Created by Peter Walters from the University of the West of England in Bristol, UK, and colleagues, the pump uses the gas released by live yeast to generate pressure and distend a membrane, turning it into an artificial muscle. A valve – activated by electricity produced by a microbial fuel cell – controls the movement of the membrane. It opens to release pressure when the muscle is fully expanded, allowing it to shrink back to its resting state again to begin another cycle.
Walters says that using yeast allows a lot of pressure to be generated quickly. The downside is the pong: “With the live yeast, the laboratory smells like a brewery,” he says.
Getting rid of the waste that the yeast produces is also a challenge. The team is developing the system in conjunction with Ecobot, a robot that can digest food and sewage to power itself, which could potentially feed off the pump’s waste.Â A new version of the muscle will be able to pump liquid, circulating liquid food and water for Ecobot’s microbial fuel cell, which could in turn power the muscle.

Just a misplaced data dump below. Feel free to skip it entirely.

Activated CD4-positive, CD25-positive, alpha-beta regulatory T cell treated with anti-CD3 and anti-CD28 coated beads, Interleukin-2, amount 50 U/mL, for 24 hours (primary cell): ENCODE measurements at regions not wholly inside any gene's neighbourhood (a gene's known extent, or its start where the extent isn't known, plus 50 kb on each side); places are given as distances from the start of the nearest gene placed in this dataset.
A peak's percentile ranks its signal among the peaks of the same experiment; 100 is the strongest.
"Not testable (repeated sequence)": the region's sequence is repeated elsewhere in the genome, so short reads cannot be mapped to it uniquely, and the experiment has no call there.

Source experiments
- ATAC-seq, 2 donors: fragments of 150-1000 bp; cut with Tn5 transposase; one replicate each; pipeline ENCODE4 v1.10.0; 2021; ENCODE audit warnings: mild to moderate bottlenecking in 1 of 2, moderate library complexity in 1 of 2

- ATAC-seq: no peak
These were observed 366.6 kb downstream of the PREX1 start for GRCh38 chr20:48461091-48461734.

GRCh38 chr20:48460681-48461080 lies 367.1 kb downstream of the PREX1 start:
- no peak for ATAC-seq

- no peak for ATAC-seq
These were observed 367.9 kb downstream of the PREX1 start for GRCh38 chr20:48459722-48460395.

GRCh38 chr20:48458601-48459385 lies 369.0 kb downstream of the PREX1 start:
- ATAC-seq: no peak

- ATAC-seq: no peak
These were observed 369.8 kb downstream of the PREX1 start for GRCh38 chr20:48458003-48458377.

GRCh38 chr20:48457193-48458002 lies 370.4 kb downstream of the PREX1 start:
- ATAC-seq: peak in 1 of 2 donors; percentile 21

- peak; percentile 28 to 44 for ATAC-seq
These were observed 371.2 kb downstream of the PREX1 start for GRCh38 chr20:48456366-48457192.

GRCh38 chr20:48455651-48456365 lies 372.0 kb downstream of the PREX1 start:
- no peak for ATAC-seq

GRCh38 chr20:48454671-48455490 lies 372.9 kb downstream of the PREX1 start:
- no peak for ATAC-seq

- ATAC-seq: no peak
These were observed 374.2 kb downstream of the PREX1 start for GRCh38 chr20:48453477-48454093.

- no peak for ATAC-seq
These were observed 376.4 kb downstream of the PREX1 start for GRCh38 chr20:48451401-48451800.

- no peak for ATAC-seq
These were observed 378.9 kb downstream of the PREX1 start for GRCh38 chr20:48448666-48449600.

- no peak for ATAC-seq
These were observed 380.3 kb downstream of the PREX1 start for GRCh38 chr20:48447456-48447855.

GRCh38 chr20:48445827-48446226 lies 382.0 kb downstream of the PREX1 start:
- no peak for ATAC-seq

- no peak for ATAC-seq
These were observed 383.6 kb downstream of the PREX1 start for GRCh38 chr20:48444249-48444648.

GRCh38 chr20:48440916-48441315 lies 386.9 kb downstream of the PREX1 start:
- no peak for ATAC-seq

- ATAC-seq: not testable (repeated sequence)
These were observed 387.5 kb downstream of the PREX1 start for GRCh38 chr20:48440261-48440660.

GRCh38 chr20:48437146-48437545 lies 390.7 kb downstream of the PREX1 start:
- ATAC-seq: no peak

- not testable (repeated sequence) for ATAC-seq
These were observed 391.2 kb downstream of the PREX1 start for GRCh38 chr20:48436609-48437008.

A 3D printer created the rigid components of the system as well as the moulds for the flexible silicone parts. This allowed the pieces to be fabricated easily, using liquid resin cured by ultraviolet light.
In the future, the robotic pulsing could be used in art and design. “It could serve as an artificial heartbeat for a cyborg-like machine,” write the team.